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Futenma an issue for House candidates

Date Posted: 2007-02-23

Two candidates for the House of Councilors are keying on the Futenma Marine Corps Air Station closing, but with different views on what to do.

The two are vying for the seat held by Keiko Itokazu, who resigned from the House last Fall to run unsuccessfully against Hirokazu Nakaima in the Okinawa Gubernatorial Election. The special election will be held April 22nd.

Aiko Shimajiri, backed by the Liberal Democratic Party, is facing Yoshimasa Karimata of the Socialist Parties. Both have formally registered as candidates and published their election manifestos.

Karimata is calling for an end to Futenma, saying “Futenma Air Station should not be transferred to Henoko. It must go away from Okinawa. We don’t need bases.” His opponent agrees that “Futenma should be removed because it is dangerous for area residents” but insists “Futenma Air Station should transfer to Nago City.” Her plan matches that of Governor Nakaima.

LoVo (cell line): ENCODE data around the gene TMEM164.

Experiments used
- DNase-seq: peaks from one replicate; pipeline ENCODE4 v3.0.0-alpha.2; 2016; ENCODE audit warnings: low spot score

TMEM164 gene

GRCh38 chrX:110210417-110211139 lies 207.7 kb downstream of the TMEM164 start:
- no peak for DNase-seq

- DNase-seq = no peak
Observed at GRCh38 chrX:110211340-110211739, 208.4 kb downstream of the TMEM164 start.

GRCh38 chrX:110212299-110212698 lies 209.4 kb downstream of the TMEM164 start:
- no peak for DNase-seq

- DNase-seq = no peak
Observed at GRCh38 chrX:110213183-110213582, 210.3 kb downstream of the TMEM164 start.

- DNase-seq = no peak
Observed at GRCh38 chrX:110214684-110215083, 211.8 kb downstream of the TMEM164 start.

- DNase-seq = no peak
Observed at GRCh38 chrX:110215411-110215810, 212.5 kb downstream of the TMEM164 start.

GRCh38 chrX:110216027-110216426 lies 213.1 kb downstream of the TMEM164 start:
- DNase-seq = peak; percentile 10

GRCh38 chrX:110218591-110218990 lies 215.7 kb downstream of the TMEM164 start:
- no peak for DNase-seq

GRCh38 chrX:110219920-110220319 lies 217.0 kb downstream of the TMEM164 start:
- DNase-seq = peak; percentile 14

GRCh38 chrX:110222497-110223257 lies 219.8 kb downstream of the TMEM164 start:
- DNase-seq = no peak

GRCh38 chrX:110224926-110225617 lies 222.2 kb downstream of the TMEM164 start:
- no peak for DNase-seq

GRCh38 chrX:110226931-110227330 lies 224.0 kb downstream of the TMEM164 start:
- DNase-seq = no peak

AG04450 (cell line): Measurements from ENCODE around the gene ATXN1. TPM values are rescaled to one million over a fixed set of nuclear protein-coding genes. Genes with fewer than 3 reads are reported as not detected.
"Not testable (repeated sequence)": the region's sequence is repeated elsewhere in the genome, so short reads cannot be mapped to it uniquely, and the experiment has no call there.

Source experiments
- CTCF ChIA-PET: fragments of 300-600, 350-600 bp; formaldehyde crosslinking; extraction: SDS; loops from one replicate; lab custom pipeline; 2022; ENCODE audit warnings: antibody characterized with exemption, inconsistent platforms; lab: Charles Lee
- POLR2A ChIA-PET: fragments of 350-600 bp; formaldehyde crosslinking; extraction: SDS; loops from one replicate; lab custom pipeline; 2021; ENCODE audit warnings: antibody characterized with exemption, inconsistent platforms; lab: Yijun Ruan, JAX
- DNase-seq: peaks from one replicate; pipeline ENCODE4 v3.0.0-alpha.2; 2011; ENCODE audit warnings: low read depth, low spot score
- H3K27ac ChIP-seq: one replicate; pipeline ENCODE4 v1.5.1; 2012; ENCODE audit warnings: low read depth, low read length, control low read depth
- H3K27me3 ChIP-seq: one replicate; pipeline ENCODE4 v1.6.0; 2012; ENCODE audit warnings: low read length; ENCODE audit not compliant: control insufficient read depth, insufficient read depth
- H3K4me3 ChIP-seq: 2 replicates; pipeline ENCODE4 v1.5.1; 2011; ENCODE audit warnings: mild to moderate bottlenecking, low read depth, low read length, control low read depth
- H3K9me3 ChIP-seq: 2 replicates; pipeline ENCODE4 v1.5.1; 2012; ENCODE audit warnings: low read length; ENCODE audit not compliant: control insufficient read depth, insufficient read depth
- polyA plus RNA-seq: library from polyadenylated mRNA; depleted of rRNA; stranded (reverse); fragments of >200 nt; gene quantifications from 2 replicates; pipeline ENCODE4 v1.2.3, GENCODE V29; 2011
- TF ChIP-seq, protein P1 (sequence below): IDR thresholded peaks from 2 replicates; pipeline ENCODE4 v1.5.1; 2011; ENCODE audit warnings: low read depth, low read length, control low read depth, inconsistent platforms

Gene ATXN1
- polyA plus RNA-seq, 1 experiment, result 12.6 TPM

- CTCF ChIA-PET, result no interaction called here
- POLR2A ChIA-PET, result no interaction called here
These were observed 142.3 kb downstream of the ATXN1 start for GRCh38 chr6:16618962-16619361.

The 41-year-old Shimajiri is running as an independent, but says she “did take part in supporting Japanese Prime Minister Shinzo Abe of the Liberal Democratic Party.” She is basing a large part of her campaign on improving circumstances for women and children.

She promises that “I will support education, medical and welfare problems being ended for mothers and children.” Her 56-year-old challenger is taking aim at inequities between the rich and the everyday people. “Differences in wages are a problem,” he says. “It should be corrected, and can’t be done like now. The rich people are becoming richer and the poor people become porer.” Karimata says “that’s not right.”

Karimata is teaming with the Communist Party, although he says it is only a working agreement. “I am not going to join the Communist Party,” he points out, “because I can’t win an election if I say I’m a member of the Communist Party.”

The principal House of Councilors election is set for July. Political observers are watching the outcome of this special election to see how Okinawa voters perceive the political climate.

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